On Tuesday, we were shown a traditional house. 8 families, each existing in a square possibly 10 x 10 feet square each, including a “kitchen” but with communal washing facilities. Humbling. A lovely last spicy meal with tributes from both sides, including the GBKP Archbishop, who’d attended our clinic. We’d already met him briefly at a previous gathering of pastors - and learnt that he’d heard good things about EMMA.

Wednesday 30th : Synod + Work of GBKP

Tony did a last mini-clinic for the staff who’d looked after us so well at Kabanjahe. At the synod, the Archbishop presented the beginnings, works and vision of GBKP.

GBKP - the Protestant Church of the Karo tribe - is pleased that friends help them stay strong in serving people, including Muslims, with traditional problems eg. health, poverty and families, supplemented since 2010 by the eruption disaster. More than 20,000 church members were displaced to become refugees.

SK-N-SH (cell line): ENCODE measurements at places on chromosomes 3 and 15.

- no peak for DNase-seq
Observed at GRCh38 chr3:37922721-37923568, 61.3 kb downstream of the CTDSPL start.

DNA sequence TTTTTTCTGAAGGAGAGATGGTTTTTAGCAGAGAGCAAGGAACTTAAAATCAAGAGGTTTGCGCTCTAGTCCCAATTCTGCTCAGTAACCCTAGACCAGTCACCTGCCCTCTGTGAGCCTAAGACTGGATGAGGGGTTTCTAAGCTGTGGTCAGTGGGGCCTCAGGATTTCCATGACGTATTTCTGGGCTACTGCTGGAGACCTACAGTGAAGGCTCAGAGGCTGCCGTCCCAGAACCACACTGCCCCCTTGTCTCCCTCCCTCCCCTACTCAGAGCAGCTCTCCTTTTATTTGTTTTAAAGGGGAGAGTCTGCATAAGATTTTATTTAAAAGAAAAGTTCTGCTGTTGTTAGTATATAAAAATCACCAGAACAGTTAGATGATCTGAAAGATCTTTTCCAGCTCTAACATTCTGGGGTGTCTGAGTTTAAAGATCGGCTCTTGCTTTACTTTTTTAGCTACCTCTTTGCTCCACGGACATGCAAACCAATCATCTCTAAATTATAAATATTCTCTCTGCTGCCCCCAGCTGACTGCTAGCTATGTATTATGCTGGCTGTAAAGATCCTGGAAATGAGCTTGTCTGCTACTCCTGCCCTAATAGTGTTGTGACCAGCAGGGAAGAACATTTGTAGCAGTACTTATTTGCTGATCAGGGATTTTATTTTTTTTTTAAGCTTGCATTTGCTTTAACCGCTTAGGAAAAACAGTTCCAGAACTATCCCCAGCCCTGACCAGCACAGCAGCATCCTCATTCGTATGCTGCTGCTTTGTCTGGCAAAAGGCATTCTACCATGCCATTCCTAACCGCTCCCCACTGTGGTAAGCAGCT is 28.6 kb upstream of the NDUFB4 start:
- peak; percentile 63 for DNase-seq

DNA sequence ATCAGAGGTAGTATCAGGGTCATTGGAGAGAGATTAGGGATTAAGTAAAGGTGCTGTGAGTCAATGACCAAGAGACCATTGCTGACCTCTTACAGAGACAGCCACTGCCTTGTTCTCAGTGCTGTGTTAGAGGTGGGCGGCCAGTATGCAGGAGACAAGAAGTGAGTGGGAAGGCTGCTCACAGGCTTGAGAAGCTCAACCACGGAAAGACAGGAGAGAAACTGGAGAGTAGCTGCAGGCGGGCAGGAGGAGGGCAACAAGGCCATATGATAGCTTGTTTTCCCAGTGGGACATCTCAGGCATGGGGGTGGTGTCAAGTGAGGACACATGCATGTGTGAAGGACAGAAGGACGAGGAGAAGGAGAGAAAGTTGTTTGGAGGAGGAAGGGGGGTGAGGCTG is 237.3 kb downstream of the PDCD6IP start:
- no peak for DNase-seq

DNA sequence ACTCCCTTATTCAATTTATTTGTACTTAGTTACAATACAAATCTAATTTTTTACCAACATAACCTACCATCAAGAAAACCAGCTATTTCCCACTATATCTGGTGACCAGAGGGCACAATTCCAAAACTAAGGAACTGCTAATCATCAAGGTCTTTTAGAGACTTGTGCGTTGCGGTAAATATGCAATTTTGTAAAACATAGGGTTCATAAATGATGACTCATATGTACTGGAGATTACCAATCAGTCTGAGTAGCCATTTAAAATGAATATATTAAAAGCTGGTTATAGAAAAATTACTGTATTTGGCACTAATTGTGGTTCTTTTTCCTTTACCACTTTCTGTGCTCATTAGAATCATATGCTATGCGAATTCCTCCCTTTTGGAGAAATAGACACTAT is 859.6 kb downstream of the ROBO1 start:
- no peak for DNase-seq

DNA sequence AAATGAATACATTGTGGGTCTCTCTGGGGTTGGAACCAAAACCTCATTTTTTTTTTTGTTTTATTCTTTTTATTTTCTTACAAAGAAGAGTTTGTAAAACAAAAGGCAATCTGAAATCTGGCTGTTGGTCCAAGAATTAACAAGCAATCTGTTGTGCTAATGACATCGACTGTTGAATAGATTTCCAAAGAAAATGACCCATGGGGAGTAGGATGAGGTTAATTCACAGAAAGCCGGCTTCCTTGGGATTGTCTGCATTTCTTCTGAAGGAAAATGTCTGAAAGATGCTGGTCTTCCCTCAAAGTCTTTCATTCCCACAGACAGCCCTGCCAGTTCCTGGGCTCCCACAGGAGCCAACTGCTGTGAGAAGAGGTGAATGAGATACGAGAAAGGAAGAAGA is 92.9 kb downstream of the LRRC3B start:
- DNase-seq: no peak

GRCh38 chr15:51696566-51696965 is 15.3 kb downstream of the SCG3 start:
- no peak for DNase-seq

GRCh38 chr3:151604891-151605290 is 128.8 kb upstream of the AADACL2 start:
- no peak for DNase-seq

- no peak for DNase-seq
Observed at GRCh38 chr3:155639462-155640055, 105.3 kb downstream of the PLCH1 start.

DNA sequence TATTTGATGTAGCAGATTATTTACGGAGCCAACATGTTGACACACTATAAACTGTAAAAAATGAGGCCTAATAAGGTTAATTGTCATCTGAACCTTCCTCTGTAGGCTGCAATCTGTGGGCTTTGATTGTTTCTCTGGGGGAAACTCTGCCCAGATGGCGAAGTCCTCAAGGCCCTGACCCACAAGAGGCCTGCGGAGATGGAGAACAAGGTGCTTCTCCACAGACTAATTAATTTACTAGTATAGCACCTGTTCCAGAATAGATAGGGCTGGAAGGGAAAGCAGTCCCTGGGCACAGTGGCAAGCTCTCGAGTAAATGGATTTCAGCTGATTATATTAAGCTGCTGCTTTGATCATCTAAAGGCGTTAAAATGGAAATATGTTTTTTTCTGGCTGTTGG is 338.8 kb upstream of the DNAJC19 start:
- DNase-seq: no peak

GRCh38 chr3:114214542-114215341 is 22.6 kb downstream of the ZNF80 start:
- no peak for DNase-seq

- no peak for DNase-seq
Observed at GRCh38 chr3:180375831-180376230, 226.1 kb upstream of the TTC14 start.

Karo people are divided into 5 clans including Karo-Karo, to which the Sinulingga’s belong. They traditionally worship spirits and ghosts and wear amulets with magic powers. Then in 1890, the first Dutch missionaries arrived, with 6 locals baptised in 1894, followed by translation of 104 Bible stories. Health care followed, with a Leprosy Hospital built in 1903 and a school to educate Sunday School teachers in 1906. Over the next 50 years, 5,000 became Christians - but by 2017, the number has risen to more than 500,000 in 500+ parishes, with 888 congregations, 6,500 elders and 540 pastors (nothing like enough!). 40% pastors are female, but more women have recently been ordained (and a higher percentage of trainee pastors seen staying in our compound were female).

Existing ministries include young, old, female, music and (recently) counselling. Evangelism and inter-faith dialogue is important. In Indonesia, one of the 6 major religions must be stated on your Identity Card.